The Nexus 6 is 5 percent taller and 9 percent wider and 33 percent thicker than the Galaxy Note 5. Both are big, but the Note will make a subtler impression in your pocket.
The Galaxy Note 5 is 7 percent lighter than the Nexus.
Both handsets have solid-feeling aluminum frames.
The Note is the overall more premium-feeling phone, though, with its Gorilla Glass 4 back. That glass is also curved on the back; basically the mirror image of the Galaxy S6 edge+, which has a curved front.
The Galaxy Note 5 will ship in four different color options, compared to two for the Nexus.
The Nexus 6's enormous screen makes it as much of a tablet as a smartphone, coming out 9 percent bigger than the Note's already big display.
Both handsets have super-crisp Quad HD resolution.
We're also looking at rich-colored, deep-blacked AMOLEDs on both handsets.
A big part of the Galaxy Note's identity is its S Pen stylus.
This year it has a few extra tricks, like a click-out feature that makes it easier to pull out of the phone,multi-page screenshots and the ability to scribble notes on its darkened screen without waking the phone up.
The Note 5 has the same touch-based fingerprint sensor we saw in the Galaxy S6. No such luck for Nexus 6 owners.
You'll have the same 32 GB and 64 GB storage options for each phone.
There's no expandable storage on either handset.
The Note 5 has the same blazing-fast chip found in the GS6, though nine months after launch, the Nexus 6 still impresses us with how seamlessly it zips through Android Lollipop.
The Note has an extra GB of RAM over the Nexus.
The Nexus has a slightly higher-capacity battery, but that doesn't necessary mean it will have the better battery life. Stay tuned for our full Note review for some tests.
Both batteries are sealed shut.
When using the default (included) microUSB cables, both handsets' batteries can juice up quickly from a nearly-dead state.
Both the Note 5 and Nexus 6 also have built-in wireless charging.
Fast wireless charging
Here's something new: the Note combines the last two categories, juicing up faster than typical (usually pretty slow) wireless charging times.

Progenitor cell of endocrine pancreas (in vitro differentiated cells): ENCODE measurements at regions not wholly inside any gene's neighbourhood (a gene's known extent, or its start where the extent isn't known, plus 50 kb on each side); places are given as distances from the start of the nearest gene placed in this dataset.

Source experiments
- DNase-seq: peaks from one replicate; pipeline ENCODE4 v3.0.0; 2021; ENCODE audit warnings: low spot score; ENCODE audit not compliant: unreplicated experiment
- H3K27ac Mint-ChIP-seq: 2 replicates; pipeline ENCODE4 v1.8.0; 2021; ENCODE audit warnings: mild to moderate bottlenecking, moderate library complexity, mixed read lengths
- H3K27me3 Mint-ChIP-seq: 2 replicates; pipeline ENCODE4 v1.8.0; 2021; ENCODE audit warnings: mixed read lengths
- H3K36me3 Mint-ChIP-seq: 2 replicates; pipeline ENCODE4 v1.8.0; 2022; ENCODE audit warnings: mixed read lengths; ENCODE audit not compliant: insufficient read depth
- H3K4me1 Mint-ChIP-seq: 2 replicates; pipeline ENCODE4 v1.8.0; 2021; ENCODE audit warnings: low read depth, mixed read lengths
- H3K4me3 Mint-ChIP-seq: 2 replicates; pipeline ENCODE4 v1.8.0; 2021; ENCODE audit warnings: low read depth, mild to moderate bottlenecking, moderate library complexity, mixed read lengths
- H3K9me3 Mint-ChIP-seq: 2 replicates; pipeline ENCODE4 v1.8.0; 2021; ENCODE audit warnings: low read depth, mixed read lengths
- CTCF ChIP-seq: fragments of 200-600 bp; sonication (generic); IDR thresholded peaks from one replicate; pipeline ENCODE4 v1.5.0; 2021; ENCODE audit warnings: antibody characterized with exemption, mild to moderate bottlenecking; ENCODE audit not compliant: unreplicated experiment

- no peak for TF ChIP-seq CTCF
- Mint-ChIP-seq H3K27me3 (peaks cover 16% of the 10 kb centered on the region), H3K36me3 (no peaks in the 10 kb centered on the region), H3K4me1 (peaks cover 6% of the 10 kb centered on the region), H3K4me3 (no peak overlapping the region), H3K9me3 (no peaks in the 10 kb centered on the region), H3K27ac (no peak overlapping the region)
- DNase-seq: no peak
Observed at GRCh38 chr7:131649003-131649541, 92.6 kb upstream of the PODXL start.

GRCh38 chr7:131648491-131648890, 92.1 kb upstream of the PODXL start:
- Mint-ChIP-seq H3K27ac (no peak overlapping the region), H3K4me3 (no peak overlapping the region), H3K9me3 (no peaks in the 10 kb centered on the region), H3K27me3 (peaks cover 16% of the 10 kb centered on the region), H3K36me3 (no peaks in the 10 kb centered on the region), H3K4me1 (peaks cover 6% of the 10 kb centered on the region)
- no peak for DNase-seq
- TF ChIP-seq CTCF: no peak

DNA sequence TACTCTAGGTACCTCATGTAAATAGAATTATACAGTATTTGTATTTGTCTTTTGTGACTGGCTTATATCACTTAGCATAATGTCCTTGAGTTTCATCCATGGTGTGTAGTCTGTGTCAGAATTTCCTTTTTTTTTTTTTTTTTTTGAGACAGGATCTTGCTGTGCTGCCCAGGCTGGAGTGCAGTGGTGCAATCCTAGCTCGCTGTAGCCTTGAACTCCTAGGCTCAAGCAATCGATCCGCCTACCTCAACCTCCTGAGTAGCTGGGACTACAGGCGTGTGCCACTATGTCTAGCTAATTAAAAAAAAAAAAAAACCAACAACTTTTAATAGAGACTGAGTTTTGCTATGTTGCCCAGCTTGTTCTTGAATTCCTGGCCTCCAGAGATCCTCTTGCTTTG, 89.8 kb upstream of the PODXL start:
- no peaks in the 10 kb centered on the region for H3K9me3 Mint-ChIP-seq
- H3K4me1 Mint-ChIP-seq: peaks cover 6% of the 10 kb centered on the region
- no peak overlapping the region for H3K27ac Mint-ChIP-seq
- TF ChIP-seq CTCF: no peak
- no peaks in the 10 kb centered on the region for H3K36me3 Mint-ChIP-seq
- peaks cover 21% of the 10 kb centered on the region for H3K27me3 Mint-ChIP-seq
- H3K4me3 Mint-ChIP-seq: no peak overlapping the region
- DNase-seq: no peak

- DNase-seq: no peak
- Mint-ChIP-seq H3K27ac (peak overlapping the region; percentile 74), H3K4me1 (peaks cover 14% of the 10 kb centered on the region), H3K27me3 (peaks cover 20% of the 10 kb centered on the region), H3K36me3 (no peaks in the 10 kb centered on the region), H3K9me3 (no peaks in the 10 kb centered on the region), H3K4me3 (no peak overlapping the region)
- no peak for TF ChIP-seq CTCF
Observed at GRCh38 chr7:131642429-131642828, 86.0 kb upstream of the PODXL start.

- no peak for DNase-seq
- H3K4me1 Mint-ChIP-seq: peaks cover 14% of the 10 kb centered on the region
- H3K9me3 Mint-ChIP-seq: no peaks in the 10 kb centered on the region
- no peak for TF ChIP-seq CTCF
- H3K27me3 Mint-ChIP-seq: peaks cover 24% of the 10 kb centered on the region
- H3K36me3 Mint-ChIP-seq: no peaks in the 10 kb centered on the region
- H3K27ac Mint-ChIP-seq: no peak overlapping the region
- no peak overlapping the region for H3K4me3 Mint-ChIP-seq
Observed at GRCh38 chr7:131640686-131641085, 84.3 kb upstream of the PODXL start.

The Nexus 6 will be compatible with the NFC-based Android Pay (the successor to Google Wallet) when it launches, but Samsung's payment service won't require NFC terminals at stores, also playing nicely with most standard credit card readers.
The Note 5's cameras are likely the same as the ones found in the GS6, and will almost certainly be a better choice than the Nexus for photography.
The Nexus doesn't have a bad camera by any means, but we also found it to be just a "good enough" feature in an otherwise outstanding flagship.
Physical camera shortcut
One of our favorite Galaxy S6 features returns in the Note 5, the home button double-tap camera launch shortcut. At least on the GS6, we could go from sleeping phone to snapped pic in less than two seconds.
Camera aperture (rear)
The Note's rear camera aperture is just a smidge wider.
Both phones run Android Lollipop, but the Nexus has the "pure" version (Google's vision, without any customizations), while Samsung's TouchWiz gives the Note a cosmetic makeover along with some extra features (including all those S Pen goodies).
The Note 5 launches this month, but we may only be two or three months away from a new Nexus phone (or two).
Starting price (full retail)
Most outlets have shaved US$150 off of the Nexus 6's original $650 full retail price. If you don't mind rocking an aging phone and skipping the stylus, it can save you some significant cash compared to the smaller Note 5.
Just keep in mind most people won't pay these prices upfront; the more popular option (at least in the US) is saving down payment money by agreeing to a two-year contract or installment plan.
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